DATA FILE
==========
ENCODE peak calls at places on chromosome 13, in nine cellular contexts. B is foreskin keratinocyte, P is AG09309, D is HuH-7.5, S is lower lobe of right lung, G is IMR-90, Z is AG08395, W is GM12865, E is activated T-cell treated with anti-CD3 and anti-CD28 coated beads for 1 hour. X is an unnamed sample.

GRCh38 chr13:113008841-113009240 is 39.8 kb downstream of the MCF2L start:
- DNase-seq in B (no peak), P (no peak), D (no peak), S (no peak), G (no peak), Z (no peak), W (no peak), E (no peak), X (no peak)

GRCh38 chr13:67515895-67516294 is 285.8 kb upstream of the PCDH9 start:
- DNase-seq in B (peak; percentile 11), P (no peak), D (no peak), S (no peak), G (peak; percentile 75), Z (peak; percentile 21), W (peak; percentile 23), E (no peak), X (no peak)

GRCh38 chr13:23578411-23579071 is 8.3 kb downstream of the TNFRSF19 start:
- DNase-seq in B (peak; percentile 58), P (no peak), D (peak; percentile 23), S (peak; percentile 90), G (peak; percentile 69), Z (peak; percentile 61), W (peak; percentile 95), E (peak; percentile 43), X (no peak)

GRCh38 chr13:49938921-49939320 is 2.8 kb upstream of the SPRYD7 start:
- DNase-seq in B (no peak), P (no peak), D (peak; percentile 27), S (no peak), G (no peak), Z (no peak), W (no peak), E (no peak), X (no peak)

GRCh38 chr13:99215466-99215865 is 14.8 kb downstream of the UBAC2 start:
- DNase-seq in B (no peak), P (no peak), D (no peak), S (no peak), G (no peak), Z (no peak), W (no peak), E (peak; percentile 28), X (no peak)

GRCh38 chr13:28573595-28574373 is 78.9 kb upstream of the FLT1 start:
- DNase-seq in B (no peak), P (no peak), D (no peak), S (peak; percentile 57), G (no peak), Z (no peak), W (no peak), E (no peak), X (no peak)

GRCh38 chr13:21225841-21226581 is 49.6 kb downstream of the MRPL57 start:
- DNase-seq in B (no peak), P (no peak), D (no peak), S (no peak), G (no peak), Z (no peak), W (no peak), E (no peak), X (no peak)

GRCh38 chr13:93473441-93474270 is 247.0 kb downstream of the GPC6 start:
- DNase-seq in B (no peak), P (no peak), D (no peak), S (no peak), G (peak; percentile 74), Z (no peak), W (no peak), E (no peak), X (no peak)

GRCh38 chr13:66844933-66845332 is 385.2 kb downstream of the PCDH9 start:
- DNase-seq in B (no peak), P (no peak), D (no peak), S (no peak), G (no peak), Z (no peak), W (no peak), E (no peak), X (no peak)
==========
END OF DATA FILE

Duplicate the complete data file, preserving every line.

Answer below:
ENCODE peak calls at places on chromosome 13, in nine cellular contexts. B is foreskin keratinocyte, P is AG09309, D is HuH-7.5, S is lower lobe of right lung, G is IMR-90, Z is AG08395, W is GM12865, E is activated T-cell treated with anti-CD3 and anti-CD28 coated beads for 1 hour. X is an unnamed sample.

GRCh38 chr13:113008841-113009240 is 39.8 kb downstream of the MCF2L start:
- DNase-seq in B (no peak), P (no peak), D (no peak), S (no peak), G (no peak), Z (no peak), W (no peak), E (no peak), X (no peak)

GRCh38 chr13:67515895-67516294 is 285.8 kb upstream of the PCDH9 start:
- DNase-seq in B (peak; percentile 11), P (no peak), D (no peak), S (no peak), G (peak; percentile 75), Z (peak; percentile 21), W (peak; percentile 23), E (no peak), X (no peak)

GRCh38 chr13:23578411-23579071 is 8.3 kb downstream of the TNFRSF19 start:
- DNase-seq in B (peak; percentile 58), P (no peak), D (peak; percentile 23), S (peak; percentile 90), G (peak; percentile 69), Z (peak; percentile 61), W (peak; percentile 95), E (peak; percentile 43), X (no peak)

GRCh38 chr13:49938921-49939320 is 2.8 kb upstream of the SPRYD7 start:
- DNase-seq in B (no peak), P (no peak), D (peak; percentile 27), S (no peak), G (no peak), Z (no peak), W (no peak), E (no peak), X (no peak)

GRCh38 chr13:99215466-99215865 is 14.8 kb downstream of the UBAC2 start:
- DNase-seq in B (no peak), P (no peak), D (no peak), S (no peak), G (no peak), Z (no peak), W (no peak), E (peak; percentile 28), X (no peak)

GRCh38 chr13:28573595-28574373 is 78.9 kb upstream of the FLT1 start:
- DNase-seq in B (no peak), P (no peak), D (no peak), S (peak; percentile 57), G (no peak), Z (no peak), W (no peak), E (no peak), X (no peak)

GRCh38 chr13:21225841-21226581 is 49.6 kb downstream of the MRPL57 start:
- DNase-seq in B (no peak), P (no peak), D (no peak), S (no peak), G (no peak), Z (no peak), W (no peak), E (no peak), X (no peak)

GRCh38 chr13:93473441-93474270 is 247.0 kb downstream of the GPC6 start:
- DNase-seq in B (no peak), P (no peak), D (no peak), S (no peak), G (peak; percentile 74), Z (no peak), W (no peak), E (no peak), X (no peak)

GRCh38 chr13:66844933-66845332 is 385.2 kb downstream of the PCDH9 start:
- DNase-seq in B (no peak), P (no peak), D (no peak), S (no peak), G (no peak), Z (no peak), W (no peak), E (no peak), X (no peak)